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QMS with document control!

Discussion in 'Documentation Control, Procedures, Templates,...' started by fankriss, Jul 31, 2017.

  1. fankriss

    fankriss New Member

    Jul 31, 2017
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    Hey guys,
    Hope you don't mind helping me with something.
    I am trying to find a document control software that suits the requirements at my canned food company. Too much documents is ruining the process quality at work.
    I found a lot of quality management software on the Internet that offers this feature and most of those have so many other features as well. Which all features are considered to be a must, if I want to focus and improve the quality of the product? Are these softwares helpful in any way for us to conform to ISO 22000 and other required quality standards?
  2. RoxaneB

    RoxaneB Moderator Staff Member

    Jul 31, 2015
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    Ontario, Canada
    Hello, fankriss, and welcome to QFO! Congrats on your first post, as well! :)

    Can you determine the clients that use the software programs you've been looking at. Are any of those clients in the same industry as your organization? That could be a good indicator that the software is suitable for you.

    Do any of the software programs specifically mention being aligned with ISO 22000?

    QFO members use various software - everything from SharePoint to LotusNotes to PolicyTech to...well...the list goes on and on. Each program has pros and cons. You will never receive concensus from us on the "best" software.

    We also do not know the technological maturity of your company. How comfortable with technology and software is your organizatin? This could impact which software you go with.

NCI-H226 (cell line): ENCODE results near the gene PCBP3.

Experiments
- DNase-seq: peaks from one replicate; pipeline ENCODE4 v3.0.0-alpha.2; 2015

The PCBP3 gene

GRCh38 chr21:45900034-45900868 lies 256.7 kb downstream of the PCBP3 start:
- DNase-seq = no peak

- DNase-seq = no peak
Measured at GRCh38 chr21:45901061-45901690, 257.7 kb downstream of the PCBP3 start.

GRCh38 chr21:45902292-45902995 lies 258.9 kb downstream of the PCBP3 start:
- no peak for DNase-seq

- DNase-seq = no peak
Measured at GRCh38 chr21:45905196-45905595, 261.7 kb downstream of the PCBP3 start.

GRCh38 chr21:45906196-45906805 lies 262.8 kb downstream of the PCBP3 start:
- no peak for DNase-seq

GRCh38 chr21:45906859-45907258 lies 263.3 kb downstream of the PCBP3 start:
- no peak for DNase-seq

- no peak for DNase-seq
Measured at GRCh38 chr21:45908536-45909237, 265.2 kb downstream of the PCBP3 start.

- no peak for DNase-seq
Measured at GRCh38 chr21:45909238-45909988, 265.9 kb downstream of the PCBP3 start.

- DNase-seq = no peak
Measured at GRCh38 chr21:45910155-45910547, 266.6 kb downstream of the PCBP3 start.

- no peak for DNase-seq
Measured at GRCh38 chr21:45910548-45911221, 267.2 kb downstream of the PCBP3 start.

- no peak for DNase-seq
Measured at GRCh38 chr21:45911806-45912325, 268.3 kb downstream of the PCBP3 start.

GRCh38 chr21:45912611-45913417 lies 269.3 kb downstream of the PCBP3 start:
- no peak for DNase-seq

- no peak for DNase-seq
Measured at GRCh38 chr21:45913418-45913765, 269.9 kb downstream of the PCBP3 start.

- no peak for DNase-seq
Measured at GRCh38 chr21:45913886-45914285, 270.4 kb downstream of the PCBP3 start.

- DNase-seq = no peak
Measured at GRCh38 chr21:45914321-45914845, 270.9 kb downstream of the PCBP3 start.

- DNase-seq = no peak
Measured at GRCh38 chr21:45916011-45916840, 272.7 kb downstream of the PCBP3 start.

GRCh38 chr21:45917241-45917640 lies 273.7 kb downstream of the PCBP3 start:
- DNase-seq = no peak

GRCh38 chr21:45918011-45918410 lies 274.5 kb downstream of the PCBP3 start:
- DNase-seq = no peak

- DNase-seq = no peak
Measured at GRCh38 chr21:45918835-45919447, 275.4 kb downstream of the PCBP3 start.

That said, in my opinion, features to consider (both with the software and for your organization to consider) include - and these are the things that have immediately popped into my head:

    • Price - per license, per organization, upgrades, subscription fees, support, etc.
    • Transition - will they take all your docs and dump them in or will you need to do that?
    • Server location - maintained at your site or at theirs?
    • Backup options
    • Can anyone create a doc or only those from a group?
    • Electronic approvals - single approver, multiple approver, parallel/serial approval process
    • Notification that a document has been revised - who gets this information
    • Automatic notification of revision cycle
    • Overdue notification - review, approval, reading, etc.
    • Customization allowable and impact to price, support, etc.
    • Document master list - electronic, location of hard copies, etc.
    • Links - parent/child documents, supporting documents
    • Authorization restrictions - confidential docs, limiting readership/accessibility, etc.
  3. yodon

    yodon Well-Known Member

    Aug 3, 2015
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    RoxaneB is spot on with her reply. Adding on to what she said...

    You should take some time to define the requirements that you need to make it useful for your company. The considerations RoxanneB listed provide a good start at working through that thought process. Once you have those, vendors will likely (gladly) demo their offerings and show how they can meet your requirements. I've seen a number of attempts to use systems that fail primarily because they didn't take time to understand the requirements. They think that if they purchase a system, it will meet their needs right out of the box.

    Many vendors also offer a free demo. This is only a valuable exercise if you know what your requirements are. Otherwise, it's just a review of how pretty their user interface is.

    Many of the systems can be customized or tailored to your specific wants / needs. This is a 2-edged sword. It allows you to shape the tool to your business processes, but if not managed, you can turn system management into a full-time job (or more). (Oh, there's a unique document situation, let's create yet another workflow...). Biting off more than you can chew is another way I've seen such initiatives fail.

    If you do implement any of these systems, you should expect some overhead for administration. Ensure you have sufficient resources available. This is yet another way I've seen these things fail. No resources were allocated for adaptation and administration and so it never got off the ground.